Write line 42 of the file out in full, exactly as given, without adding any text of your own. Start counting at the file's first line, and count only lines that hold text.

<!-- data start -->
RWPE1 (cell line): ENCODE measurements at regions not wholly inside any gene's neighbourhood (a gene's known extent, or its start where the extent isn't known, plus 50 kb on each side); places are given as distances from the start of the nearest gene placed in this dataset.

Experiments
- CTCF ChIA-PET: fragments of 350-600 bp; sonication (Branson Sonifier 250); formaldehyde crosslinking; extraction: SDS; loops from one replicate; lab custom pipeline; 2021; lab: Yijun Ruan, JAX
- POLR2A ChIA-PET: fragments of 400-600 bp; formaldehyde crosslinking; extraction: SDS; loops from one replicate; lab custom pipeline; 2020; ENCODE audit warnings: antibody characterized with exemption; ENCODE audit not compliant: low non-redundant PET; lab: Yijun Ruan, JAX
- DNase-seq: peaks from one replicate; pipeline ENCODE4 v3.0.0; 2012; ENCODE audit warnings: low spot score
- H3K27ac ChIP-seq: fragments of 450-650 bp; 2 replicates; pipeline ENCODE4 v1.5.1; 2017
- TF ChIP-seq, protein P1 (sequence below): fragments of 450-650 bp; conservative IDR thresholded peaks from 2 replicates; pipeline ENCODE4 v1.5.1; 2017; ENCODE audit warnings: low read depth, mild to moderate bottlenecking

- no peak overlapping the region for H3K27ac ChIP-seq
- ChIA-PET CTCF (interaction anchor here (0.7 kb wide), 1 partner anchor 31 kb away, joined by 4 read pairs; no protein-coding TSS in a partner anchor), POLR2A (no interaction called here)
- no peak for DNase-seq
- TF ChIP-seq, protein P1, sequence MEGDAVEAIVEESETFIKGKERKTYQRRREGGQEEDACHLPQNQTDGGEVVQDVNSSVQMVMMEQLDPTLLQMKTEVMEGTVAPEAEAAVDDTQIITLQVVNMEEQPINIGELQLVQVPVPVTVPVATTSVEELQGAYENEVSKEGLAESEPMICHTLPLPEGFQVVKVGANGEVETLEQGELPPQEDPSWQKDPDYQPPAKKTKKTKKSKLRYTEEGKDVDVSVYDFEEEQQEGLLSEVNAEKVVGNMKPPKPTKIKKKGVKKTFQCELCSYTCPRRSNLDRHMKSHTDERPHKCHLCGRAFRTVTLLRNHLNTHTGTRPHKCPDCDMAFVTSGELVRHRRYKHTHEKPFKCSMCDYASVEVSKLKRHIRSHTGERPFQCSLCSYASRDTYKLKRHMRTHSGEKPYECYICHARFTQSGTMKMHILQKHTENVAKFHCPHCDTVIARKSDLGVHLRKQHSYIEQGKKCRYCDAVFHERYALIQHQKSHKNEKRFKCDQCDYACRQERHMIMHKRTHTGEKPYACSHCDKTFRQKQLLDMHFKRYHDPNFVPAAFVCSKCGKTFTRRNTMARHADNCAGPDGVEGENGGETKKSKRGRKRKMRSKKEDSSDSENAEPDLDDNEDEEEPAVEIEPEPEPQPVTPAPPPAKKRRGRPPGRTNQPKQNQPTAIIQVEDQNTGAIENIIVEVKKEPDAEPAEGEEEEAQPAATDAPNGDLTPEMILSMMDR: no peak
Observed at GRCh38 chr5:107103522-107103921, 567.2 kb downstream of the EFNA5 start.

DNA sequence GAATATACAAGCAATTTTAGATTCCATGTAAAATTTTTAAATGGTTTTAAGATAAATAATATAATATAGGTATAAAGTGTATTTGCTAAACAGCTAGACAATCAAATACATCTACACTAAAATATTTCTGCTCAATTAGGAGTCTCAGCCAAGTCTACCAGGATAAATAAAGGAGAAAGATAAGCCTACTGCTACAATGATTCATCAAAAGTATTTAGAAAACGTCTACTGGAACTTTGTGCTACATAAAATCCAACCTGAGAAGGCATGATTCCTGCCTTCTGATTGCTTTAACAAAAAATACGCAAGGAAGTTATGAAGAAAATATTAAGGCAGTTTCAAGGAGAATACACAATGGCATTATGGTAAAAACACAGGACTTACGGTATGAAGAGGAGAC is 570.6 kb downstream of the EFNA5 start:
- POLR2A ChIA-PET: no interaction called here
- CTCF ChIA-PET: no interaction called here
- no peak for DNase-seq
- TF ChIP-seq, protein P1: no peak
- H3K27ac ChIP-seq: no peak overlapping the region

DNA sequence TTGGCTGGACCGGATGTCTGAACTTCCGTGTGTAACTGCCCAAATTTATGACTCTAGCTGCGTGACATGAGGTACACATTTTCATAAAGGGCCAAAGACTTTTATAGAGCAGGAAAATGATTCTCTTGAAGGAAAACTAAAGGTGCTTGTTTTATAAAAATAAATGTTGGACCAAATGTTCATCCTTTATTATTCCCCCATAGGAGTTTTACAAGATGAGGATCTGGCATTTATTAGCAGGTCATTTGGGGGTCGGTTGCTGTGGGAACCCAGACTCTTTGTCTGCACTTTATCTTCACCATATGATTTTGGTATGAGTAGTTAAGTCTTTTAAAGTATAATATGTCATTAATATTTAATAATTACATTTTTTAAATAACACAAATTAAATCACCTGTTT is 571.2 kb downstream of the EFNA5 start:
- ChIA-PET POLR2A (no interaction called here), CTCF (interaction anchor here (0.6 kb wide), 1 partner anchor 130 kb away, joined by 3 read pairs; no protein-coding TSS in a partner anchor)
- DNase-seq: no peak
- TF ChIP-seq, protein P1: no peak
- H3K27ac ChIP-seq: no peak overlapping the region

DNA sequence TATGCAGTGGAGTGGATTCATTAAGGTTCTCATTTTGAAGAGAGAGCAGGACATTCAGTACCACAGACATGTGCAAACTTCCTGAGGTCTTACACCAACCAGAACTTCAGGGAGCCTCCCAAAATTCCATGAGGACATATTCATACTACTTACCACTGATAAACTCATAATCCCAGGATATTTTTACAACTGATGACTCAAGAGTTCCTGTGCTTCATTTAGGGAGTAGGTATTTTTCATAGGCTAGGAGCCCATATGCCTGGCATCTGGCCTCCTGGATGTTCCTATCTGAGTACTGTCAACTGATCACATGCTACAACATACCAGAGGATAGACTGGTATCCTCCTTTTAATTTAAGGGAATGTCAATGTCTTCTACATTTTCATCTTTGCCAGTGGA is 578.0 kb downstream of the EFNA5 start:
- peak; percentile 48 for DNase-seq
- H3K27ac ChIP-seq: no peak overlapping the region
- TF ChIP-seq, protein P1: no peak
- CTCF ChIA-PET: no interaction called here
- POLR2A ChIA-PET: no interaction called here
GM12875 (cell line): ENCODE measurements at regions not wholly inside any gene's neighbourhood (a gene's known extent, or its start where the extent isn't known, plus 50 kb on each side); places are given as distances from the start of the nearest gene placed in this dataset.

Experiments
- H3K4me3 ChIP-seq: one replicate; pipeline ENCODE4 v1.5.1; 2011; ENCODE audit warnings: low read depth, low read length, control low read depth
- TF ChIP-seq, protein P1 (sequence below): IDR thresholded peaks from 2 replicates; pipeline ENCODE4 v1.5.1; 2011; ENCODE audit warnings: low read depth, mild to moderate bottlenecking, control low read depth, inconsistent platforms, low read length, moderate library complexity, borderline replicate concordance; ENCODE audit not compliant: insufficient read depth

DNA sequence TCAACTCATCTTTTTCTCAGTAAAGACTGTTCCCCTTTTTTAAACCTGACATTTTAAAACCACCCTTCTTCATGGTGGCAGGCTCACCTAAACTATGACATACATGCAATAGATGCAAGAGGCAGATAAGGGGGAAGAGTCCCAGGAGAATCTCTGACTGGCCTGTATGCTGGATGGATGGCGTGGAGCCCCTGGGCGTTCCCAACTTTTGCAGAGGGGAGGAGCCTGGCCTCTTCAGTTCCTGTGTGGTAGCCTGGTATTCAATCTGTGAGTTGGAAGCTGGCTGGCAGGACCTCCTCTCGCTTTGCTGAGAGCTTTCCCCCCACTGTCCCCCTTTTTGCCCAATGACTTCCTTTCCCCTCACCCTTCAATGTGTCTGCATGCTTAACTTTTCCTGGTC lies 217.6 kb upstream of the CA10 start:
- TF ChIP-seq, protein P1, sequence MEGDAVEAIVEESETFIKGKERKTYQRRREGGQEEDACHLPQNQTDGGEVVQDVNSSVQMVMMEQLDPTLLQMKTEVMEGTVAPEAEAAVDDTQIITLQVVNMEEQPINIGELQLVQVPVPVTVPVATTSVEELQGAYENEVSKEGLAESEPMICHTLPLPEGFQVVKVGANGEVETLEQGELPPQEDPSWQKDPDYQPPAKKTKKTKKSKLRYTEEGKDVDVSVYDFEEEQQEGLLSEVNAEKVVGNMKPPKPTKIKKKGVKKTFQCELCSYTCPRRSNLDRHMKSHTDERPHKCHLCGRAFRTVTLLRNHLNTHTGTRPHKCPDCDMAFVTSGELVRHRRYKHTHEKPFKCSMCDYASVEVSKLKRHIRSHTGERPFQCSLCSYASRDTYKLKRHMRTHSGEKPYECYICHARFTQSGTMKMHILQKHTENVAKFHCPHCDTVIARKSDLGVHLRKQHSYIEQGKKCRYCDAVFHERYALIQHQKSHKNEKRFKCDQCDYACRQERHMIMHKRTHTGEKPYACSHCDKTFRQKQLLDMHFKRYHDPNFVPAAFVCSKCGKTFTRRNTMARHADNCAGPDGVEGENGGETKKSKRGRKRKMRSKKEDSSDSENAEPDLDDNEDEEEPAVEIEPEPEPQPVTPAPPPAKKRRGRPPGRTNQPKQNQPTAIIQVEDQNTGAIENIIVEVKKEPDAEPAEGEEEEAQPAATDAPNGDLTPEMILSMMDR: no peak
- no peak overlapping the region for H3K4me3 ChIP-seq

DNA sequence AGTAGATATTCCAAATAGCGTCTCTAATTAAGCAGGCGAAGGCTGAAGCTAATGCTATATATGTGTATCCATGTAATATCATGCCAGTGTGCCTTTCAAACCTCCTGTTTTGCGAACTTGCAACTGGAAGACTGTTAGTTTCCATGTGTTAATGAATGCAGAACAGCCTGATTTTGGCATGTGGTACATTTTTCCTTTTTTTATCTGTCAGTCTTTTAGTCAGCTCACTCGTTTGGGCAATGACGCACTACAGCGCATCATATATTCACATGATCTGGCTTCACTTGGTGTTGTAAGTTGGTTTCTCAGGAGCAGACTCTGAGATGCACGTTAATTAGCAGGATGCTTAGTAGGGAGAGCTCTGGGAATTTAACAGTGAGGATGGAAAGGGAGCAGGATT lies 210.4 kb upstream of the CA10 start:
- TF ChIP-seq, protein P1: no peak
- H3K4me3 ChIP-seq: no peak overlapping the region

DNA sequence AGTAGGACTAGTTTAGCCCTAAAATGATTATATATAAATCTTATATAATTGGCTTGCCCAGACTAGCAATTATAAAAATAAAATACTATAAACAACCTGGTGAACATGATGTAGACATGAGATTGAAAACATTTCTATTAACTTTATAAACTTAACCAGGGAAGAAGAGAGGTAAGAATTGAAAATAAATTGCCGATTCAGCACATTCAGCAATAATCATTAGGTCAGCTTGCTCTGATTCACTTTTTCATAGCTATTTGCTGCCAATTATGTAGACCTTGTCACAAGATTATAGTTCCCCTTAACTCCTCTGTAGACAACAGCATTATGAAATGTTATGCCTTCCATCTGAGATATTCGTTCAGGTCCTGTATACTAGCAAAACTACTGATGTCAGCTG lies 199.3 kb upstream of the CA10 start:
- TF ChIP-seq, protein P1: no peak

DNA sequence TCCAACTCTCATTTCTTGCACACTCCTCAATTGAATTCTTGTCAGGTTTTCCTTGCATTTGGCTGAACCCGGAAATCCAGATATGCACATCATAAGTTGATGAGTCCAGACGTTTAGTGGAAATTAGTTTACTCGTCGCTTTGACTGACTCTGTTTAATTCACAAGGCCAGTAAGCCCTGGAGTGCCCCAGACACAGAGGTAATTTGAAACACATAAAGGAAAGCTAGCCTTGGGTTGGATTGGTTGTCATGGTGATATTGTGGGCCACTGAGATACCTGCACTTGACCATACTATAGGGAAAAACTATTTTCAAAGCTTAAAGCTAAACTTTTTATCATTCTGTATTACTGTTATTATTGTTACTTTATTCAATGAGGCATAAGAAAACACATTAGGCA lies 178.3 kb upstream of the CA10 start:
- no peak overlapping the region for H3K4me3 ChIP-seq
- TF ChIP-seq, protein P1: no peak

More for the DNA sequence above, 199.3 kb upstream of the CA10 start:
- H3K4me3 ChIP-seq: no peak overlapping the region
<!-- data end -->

DNA sequence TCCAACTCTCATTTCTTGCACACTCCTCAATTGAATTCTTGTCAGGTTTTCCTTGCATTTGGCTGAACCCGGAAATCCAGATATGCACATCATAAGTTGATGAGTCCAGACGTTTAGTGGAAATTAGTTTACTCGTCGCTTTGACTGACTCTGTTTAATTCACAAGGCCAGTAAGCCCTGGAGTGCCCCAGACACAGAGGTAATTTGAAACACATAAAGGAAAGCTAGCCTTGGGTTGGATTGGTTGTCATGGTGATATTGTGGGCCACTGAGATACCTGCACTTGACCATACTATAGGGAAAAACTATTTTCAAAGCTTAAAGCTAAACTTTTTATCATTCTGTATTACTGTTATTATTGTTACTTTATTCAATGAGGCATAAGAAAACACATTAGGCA lies 178.3 kb upstream of the CA10 start: